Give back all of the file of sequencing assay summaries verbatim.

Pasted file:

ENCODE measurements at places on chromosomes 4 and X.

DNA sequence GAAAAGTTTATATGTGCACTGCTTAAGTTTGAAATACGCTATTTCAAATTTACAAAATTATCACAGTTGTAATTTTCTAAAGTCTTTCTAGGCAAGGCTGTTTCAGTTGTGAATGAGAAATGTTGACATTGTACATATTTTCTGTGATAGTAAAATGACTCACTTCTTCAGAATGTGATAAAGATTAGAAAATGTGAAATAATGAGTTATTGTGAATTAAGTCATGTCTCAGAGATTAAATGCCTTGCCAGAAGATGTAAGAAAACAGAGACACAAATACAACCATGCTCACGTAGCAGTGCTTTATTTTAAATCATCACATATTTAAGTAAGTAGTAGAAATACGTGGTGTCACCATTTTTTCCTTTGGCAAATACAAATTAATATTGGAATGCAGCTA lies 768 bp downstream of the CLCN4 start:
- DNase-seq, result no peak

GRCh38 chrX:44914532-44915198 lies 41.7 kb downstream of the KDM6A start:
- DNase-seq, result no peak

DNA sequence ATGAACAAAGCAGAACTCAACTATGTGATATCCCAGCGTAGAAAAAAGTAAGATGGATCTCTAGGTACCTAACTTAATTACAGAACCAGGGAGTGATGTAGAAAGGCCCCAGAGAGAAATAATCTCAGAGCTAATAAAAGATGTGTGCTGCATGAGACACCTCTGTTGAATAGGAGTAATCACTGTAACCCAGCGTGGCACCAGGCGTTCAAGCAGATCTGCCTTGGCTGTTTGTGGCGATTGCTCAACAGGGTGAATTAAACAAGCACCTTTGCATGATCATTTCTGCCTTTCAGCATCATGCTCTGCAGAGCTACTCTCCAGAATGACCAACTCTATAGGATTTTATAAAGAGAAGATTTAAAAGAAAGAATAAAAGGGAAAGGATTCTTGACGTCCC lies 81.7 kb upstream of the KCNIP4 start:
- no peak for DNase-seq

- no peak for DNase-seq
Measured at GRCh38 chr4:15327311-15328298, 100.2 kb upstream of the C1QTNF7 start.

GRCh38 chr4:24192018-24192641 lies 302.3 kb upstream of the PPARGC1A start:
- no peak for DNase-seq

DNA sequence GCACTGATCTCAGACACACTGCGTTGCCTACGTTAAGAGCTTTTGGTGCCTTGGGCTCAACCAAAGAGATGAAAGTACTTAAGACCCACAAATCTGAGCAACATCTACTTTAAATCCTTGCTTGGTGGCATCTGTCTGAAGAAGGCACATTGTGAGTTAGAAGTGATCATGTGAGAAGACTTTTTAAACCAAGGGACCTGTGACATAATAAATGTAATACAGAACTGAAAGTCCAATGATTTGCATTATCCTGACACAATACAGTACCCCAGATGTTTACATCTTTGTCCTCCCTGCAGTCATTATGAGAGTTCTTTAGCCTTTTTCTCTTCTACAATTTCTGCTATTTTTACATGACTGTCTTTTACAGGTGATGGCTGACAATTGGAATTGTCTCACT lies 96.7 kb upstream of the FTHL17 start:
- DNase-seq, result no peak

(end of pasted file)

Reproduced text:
ENCODE measurements at places on chromosomes 4 and X.

DNA sequence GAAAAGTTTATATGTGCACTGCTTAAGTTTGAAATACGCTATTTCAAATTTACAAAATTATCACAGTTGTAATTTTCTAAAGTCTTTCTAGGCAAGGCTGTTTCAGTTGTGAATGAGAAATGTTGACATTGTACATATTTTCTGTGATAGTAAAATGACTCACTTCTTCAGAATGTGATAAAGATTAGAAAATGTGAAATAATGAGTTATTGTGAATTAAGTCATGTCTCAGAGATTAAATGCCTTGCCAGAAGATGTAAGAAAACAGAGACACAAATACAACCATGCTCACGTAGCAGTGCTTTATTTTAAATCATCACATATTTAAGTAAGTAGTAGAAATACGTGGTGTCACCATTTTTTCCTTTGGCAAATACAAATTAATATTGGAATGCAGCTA lies 768 bp downstream of the CLCN4 start:
- DNase-seq, result no peak

GRCh38 chrX:44914532-44915198 lies 41.7 kb downstream of the KDM6A start:
- DNase-seq, result no peak

DNA sequence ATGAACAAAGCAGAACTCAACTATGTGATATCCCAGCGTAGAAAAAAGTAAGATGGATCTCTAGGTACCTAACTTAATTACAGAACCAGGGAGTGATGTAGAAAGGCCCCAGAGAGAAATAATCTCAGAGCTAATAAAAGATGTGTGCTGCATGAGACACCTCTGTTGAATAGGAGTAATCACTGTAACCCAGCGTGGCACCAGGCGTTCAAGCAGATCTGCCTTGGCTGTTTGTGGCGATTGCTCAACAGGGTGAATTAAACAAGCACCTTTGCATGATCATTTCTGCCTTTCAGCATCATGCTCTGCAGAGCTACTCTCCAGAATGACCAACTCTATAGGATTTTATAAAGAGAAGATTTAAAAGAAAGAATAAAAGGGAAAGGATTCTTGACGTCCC lies 81.7 kb upstream of the KCNIP4 start:
- no peak for DNase-seq

- no peak for DNase-seq
Measured at GRCh38 chr4:15327311-15328298, 100.2 kb upstream of the C1QTNF7 start.

GRCh38 chr4:24192018-24192641 lies 302.3 kb upstream of the PPARGC1A start:
- no peak for DNase-seq

DNA sequence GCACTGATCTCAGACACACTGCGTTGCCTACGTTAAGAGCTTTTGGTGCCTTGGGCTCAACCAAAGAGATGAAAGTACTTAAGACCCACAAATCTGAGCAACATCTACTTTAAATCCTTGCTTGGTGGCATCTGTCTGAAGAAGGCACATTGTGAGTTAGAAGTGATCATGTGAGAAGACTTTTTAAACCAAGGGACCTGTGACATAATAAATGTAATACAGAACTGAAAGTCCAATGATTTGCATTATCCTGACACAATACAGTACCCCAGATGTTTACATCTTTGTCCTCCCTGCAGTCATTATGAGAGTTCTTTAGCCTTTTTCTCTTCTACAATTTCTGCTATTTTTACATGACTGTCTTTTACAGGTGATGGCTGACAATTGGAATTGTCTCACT lies 96.7 kb upstream of the FTHL17 start:
- DNase-seq, result no peak